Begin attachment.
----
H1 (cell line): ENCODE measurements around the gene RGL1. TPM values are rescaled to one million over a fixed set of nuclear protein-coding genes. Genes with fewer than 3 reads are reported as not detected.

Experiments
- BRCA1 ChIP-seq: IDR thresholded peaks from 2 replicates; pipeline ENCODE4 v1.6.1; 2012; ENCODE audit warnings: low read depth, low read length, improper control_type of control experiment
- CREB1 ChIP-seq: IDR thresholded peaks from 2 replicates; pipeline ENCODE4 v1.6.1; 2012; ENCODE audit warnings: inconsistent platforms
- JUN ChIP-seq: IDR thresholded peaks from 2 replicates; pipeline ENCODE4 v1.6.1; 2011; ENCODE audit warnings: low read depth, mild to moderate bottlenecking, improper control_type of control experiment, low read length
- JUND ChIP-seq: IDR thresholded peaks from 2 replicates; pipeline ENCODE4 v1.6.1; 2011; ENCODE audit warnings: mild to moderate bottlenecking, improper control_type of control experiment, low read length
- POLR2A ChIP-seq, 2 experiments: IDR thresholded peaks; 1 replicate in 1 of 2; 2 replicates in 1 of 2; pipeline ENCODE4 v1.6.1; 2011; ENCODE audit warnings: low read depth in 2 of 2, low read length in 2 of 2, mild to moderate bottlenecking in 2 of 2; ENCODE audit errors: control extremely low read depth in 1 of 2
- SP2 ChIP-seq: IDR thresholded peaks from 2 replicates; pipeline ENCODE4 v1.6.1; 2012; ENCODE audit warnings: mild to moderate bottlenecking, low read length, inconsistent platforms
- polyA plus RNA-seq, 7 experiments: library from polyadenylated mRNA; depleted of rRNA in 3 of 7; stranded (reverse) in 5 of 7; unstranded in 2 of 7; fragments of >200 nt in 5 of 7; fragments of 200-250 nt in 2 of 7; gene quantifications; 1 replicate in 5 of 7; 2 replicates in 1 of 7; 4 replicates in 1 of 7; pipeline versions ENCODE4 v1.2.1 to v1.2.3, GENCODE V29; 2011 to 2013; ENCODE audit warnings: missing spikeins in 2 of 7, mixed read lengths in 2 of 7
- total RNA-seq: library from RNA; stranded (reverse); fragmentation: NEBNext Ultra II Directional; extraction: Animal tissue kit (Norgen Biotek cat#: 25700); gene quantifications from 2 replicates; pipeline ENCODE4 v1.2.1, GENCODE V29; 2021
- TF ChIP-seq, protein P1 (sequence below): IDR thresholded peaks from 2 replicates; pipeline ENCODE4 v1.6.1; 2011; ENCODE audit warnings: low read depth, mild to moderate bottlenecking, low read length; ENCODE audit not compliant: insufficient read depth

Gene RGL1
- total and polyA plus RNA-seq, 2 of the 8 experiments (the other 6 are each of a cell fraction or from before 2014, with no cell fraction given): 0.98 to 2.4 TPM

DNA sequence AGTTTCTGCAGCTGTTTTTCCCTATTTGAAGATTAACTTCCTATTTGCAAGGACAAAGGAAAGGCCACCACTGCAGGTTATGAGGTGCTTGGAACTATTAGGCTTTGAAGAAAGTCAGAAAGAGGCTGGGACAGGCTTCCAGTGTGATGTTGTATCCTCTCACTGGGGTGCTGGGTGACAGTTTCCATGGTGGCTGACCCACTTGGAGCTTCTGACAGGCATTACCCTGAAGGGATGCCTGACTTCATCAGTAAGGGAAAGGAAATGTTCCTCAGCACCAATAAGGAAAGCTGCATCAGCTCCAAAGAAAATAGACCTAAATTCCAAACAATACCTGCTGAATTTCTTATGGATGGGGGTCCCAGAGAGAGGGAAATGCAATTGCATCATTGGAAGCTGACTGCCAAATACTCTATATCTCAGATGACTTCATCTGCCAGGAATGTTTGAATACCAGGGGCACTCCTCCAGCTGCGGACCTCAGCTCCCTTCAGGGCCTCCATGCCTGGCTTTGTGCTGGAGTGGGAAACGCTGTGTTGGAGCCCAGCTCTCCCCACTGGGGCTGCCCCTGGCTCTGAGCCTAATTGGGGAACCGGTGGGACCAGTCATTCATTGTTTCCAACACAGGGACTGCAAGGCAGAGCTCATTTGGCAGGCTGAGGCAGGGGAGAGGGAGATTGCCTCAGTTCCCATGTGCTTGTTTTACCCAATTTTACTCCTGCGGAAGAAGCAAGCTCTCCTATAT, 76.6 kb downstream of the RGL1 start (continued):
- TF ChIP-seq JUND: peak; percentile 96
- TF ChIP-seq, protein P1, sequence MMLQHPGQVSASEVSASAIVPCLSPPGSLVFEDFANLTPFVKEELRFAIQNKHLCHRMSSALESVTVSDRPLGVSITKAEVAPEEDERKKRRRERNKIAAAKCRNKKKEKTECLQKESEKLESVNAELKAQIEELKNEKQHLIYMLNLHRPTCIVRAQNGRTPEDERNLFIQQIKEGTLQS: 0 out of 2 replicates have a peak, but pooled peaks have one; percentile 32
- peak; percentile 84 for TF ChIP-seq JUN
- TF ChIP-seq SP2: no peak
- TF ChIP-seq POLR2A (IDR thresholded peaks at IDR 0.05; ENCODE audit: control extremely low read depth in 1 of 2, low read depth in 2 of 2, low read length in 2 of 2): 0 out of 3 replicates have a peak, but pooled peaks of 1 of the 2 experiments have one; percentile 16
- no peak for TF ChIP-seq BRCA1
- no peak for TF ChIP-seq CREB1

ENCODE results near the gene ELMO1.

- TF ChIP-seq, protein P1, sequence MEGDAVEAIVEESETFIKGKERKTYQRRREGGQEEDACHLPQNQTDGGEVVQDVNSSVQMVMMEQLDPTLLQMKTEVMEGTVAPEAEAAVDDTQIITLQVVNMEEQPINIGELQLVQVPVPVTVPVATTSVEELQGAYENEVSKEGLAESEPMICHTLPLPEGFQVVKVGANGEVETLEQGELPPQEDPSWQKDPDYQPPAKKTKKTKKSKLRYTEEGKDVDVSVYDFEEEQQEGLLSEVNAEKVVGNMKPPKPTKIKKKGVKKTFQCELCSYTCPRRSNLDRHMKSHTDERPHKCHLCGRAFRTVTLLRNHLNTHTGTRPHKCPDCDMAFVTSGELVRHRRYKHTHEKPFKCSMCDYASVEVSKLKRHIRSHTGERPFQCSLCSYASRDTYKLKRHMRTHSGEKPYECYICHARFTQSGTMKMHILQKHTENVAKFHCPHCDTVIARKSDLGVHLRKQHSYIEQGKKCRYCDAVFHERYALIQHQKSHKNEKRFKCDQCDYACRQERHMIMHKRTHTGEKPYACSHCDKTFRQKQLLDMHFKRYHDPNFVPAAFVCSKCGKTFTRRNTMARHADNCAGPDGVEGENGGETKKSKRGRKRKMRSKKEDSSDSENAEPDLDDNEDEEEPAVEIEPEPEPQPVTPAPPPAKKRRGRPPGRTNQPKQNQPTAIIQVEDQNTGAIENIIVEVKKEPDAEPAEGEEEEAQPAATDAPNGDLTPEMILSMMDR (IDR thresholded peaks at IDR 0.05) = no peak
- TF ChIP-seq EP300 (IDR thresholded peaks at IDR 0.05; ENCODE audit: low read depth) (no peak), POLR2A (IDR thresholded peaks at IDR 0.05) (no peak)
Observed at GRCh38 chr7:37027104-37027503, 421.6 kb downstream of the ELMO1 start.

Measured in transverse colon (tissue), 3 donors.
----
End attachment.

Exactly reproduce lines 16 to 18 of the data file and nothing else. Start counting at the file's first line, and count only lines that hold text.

- TF ChIP-seq, protein P1, sequence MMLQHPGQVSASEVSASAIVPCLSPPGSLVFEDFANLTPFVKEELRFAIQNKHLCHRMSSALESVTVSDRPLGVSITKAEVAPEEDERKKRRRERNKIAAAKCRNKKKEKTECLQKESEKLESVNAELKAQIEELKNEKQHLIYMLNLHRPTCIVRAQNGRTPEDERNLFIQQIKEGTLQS: 0 out of 2 replicates have a peak, but pooled peaks have one; percentile 32
- peak; percentile 84 for TF ChIP-seq JUN
- TF ChIP-seq SP2: no peak